In fact, he looked anorexic over the winter. This fetish for thinness is a dangerous culture particularly among the neopros, whose lack of maturity under pressure can lead to obssessing over that which, in reality, weakens you . Hopefully they get his power to weight ratio right and Remco stops fixating over his weight. Let it go mate. Pogacar did it right last year, neither too heavy nor too thin. It's one thing to be 28 on the Sky marginal gains regiment, another to be a 21 year-old kid with a huge margin for improvement. Don't kill it Remco by being anorexic!
 
He'll be going to Tenerife for two weeks in March (6th-21st), to train on the Teide, together with Mikkel Honoré.


21 year old rider, recovering from serious injury, being in offseason nad sticking to very restricted eating schedule which just means being continously on caloric deficit... What could have gone wrong?

Union of broken bones demands a lot of additional energy from a body and that's really a basic knowledge. Add to that previously mentioned some kind of miscommunication with his doctor. All of this seems just unaccepatble at this level of sport.. Being unable to treat fractured bones of professional athlete (probably the biggest cycyling's talents nowadays) properly in 21st century is ridiculous.

For me it is his team DQS that is responsible for this whole situation and Remco's delayed comeback. They should've done everything to make sure that their kid is taking appropriate actions in terms of his recovery every single day and in every possible aspect. He should've been under best possible specialists' (doctors, physiotherapists, dietitians) supervision every single day but instead we read things like "communication errors" and that they didn't take into account that human's body need extra energy when recovering from an injury...

Apart from that, this is the next lesson for cyclists that restricting calories in endurance sports like cycling should be done extremely carefully and wisely as in most cases it impairs riders' performance, leads to eating disorders or could significantly extend recovery time like in this case (such voices are heard from the peleton more and more frequently - last example of Cimolai)
As stated before, i complety agree. They fckd up not coaching him enough on numerous occasions.
 
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Nov 17, 2020
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As much as I agree with you in general, do we really think DQS are not capable or ignorant? They should have some of the best sports and medical staff around. I think sometimes things just go wrong, and with the lockdown rules things might have been a bit more difficult.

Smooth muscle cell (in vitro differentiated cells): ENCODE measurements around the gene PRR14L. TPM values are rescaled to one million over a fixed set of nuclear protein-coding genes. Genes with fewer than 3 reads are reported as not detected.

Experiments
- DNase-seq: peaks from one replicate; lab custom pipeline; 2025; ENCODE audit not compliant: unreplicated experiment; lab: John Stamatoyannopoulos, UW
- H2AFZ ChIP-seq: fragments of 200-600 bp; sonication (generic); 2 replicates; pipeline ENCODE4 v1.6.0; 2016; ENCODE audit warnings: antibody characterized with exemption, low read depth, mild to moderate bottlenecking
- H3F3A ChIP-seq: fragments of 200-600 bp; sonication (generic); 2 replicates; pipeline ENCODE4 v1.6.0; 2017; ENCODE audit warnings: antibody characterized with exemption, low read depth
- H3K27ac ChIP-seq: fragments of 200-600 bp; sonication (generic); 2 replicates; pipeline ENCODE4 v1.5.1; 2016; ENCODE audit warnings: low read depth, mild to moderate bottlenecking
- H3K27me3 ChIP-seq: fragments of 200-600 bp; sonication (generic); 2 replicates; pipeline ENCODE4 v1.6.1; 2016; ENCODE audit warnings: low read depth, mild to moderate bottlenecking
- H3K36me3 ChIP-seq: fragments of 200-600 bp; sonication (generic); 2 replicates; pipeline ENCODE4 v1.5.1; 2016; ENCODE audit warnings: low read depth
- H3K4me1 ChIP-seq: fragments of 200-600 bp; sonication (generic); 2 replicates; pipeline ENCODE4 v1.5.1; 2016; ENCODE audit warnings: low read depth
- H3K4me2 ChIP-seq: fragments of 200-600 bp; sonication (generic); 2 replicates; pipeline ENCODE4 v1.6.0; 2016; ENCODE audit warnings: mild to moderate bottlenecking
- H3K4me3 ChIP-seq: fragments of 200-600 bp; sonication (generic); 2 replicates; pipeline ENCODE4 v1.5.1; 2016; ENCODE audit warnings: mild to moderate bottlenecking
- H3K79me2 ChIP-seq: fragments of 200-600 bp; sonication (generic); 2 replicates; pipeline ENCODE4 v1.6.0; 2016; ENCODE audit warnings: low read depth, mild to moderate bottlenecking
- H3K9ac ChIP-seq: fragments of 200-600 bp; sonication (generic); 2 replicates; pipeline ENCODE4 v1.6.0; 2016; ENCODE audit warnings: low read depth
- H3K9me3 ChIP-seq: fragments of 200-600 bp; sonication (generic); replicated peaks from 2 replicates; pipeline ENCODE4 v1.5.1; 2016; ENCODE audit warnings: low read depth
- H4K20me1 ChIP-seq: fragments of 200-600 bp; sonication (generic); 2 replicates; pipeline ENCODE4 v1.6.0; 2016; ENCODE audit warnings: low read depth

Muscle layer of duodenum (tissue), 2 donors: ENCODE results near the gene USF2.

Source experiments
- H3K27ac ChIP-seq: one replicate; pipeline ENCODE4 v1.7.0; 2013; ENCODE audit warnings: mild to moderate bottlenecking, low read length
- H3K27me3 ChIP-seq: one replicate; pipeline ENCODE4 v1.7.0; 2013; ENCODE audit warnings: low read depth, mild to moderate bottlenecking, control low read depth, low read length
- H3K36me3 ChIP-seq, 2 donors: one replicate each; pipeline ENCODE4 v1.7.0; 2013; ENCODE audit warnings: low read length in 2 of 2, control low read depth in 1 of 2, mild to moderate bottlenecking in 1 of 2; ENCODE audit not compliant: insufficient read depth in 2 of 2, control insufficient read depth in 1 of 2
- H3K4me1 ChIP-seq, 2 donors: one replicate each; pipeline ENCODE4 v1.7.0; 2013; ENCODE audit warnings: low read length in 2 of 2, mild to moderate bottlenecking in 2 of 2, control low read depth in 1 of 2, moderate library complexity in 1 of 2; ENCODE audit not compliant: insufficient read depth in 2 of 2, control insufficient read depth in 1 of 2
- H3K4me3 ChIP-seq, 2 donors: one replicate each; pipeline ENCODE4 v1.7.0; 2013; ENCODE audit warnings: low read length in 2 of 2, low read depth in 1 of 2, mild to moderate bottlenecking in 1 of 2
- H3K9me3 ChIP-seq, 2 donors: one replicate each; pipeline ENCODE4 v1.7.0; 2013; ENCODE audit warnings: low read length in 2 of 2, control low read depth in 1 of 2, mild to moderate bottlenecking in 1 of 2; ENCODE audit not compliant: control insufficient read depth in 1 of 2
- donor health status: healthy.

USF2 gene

Yes, in this particular case DQS appeared to be not capable and ignorant. That's my opinion. I can't think different when we see how elementary mistakes have been done with coaching their young prospect. As it was just said, they just fu**ed up.
I also didn't say that they didn't have best sports and medical staff around. I belive they have, but apparently the haven't use them properly.
Lockdown is a great excuse for everyone and for everything these times and I don't buy this one. And hey, we're talking about a Belgian kid in a Belgian team. Then I'm sorry, but I wouldn't excuse DQS in any possible way.
 
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But will Remco Evenepoel be the next João Almeida, it still stays unclear, 14 days on the pink for starters, things like that?
I don't think we know enough about what kind of career João Almeida will have to know if anyone is the next João Almeida, but I think we can confidently say they aren't comparable talents. That said, Almeida strongly out-performed expectations in the Giro and reset who people think he is.
 
I don't think we know enough about what kind of career João Almeida will have to know if anyone is the next João Almeida, but I think we can confidently say they aren't comparable talents. That said, Almeida strongly out-performed expectations in the Giro and reset who people think he is.
I think we’re getting a pretty idea despite his young age. Alameida’s ceiling is probably a GT win in Giro or La Vuelta field.

Having Evenepoel as a a super domestique would make a big difference.
Alameida is top 25 or better TT’er and he’s reasonably good climber.

Remco is top 3 TT’er and may end up being the best if he gets back to his form.
 
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I think we’re getting a pretty idea despite his young age. Alameida’s ceiling is probably a GT win in Giro or La Vuelta field.

Having Evenepoel as a a super domestique would make a big difference.
Alameida is top 25 or better TT’er and he’s reasonably good climber.

Remco is top 3 TT’er and may end up being the best if he gets back to his form.
If your ceiling is a Giro/Vuelta win, than winning the Tour is probably also in the realm of possibility when things go right.
 
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Well in GT racing that's where team mate Almeida set the bar for Remco. Actually it's quite thrilling situation when your team mate does it. It did not look like Voeckler to me. To repeat and overcome that is in practice to win the overall, it really huge task for your maiden GT.